My two companions and I journey into southwest London on a beautiful crisp and bright spring morning – the perfect conditions for a trip to Chelsea Physic Garden’s newly opened café. And as we enter the grounds, our senses are treated to the wonderful botanic sights and smells. Spring has most certainly sprung here.
After a short wander around (we have a hungry four-year-old in tow, after all) and having taken in the highlights of the garden’s 5,000-strong collection of edible, useful and medicinal plants, we seek out the café. We don’t want to miss out on the garden views while we eat, but there’s still quite a chill in the air so, rather than opting for one of the tables outside, we choose a spot in the undercover marquee attached to the main building.
Our cheerful waitress, Ewa, is keen to make sure our smallest guest is well looked after, offering him a cushion to sit on and a blanket to wrap up in. She takes his order first – a freshly pressed apple juice and child’s portion of cod goujons, both of which are served with our starters in order to leave plenty of time for his meal to cool down… Not that he can wait, because it’s served with an order of fries inside a mini watering can, which he’s rather tickled by and curious about.
As he chomps on his fish and chips, we peruse the menu, some of which includes ingredients grown right here in the garden. My husband chooses from the specials – scallops of the day, served with dainty slices of black pudding and a caramelised apple dressing, topped with pea shoots. The delicate texture and buttery flavour of the scallops match beautifully with the rich black pudding and sweet yet acidic apple. His only criticism? There’s not enough black pudding! I go for the mackerel and yuzu paté, which packs together a sharp punch of flavours.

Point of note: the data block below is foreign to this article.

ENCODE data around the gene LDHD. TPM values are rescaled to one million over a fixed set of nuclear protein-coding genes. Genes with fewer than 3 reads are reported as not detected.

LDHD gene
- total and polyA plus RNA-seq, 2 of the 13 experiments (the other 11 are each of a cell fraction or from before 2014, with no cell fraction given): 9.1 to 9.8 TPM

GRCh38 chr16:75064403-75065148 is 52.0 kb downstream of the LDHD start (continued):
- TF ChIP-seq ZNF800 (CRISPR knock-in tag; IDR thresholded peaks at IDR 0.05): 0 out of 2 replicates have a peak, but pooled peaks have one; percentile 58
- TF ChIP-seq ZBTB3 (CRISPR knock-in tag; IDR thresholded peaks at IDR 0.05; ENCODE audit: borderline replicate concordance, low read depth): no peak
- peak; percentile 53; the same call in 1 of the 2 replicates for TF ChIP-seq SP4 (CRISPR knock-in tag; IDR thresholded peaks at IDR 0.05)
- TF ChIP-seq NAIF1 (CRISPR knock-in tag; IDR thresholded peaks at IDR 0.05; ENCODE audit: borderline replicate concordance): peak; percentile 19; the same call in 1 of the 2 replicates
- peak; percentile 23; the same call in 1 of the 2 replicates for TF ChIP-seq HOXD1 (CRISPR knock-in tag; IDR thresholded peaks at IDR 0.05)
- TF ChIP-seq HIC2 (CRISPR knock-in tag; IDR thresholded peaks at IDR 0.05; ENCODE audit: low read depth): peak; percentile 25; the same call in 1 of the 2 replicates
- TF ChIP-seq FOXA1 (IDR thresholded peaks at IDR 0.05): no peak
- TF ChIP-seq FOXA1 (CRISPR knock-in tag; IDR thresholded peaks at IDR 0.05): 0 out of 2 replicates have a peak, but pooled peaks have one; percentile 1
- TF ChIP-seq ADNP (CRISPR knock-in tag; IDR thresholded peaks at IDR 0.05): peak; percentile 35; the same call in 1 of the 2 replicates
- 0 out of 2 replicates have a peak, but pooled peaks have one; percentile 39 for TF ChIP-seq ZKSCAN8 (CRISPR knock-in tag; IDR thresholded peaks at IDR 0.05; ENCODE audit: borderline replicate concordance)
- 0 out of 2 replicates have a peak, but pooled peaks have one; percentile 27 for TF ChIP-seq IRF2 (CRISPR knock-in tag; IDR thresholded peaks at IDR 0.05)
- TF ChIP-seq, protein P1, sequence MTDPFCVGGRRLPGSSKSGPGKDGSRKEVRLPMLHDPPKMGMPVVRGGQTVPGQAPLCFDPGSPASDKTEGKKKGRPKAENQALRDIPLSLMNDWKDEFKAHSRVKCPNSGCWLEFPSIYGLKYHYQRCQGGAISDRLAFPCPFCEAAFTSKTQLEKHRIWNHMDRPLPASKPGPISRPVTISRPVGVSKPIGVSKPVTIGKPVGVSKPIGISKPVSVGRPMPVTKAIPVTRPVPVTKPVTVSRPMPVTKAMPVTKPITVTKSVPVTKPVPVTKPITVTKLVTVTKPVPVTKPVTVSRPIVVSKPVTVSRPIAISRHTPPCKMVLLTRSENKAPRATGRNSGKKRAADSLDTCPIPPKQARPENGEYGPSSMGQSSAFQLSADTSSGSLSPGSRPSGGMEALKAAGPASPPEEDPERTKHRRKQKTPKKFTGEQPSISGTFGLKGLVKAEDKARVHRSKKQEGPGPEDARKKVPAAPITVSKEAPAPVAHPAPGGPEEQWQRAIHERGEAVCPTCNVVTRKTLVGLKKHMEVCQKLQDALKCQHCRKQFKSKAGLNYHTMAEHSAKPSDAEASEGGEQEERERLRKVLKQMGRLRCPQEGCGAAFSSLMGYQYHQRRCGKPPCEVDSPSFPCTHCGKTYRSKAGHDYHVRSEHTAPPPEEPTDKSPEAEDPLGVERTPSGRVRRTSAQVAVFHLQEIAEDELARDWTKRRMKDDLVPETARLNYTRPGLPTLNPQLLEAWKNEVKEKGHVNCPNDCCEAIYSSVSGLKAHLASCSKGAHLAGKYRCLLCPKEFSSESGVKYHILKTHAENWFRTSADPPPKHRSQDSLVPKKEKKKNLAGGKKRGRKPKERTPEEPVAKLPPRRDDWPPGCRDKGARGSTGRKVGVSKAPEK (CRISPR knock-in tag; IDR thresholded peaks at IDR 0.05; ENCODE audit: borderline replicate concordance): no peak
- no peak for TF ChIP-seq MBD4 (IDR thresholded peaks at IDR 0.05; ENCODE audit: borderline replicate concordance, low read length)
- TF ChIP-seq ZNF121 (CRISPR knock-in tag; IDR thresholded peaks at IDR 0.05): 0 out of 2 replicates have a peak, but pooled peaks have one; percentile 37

After a lengthy wait – everything is freshly prepared and cooked here, we remind ourselves – it’s on to the mains. He chooses gnocchi with a homemade almond & wild rocket pesto, served with pecorino, broad beans and a squeeze or two of lemon. In contrast to the starters, this dish is a subtle mix of flavours. I choose fish again – a superfood salad with poached salmon. The fruity flavour and firm crunch of pomegranate seeds complement the moist salmon and tender roast squash, which are accompanied by a mixture of leaves, including a herby scattering of fresh mint. This is a delicious and generously portioned salad that’s really satisfying (and made all the better when washed down with a crisp, dry rosé).
As we finish our younger guest is starting to get restless, so we’re pleased to hear that the puds – an array of freshly baked cakes and pastries, many of them gluten- and dairy-free – are arranged on a stand in the café. Off we all pop to have a look. It’s difficult to choose from the sheer variety of interesting flavour combinations, but in the end the little one chooses a chocolate brownie, I go for the sour cherry and pistachio slice and my husband gets the orange, lime and lemon cake, which comes highly recommended. The citrussy sweet latter option gets our top vote.
After another wander around the grounds, where we discover the world’s oldest rock garden – made, in part, from fused bricks and flint as well as lava from Iceland that was transported up the Thames by a ship in 1772 – we leave with very full tums, our little one as content as we are.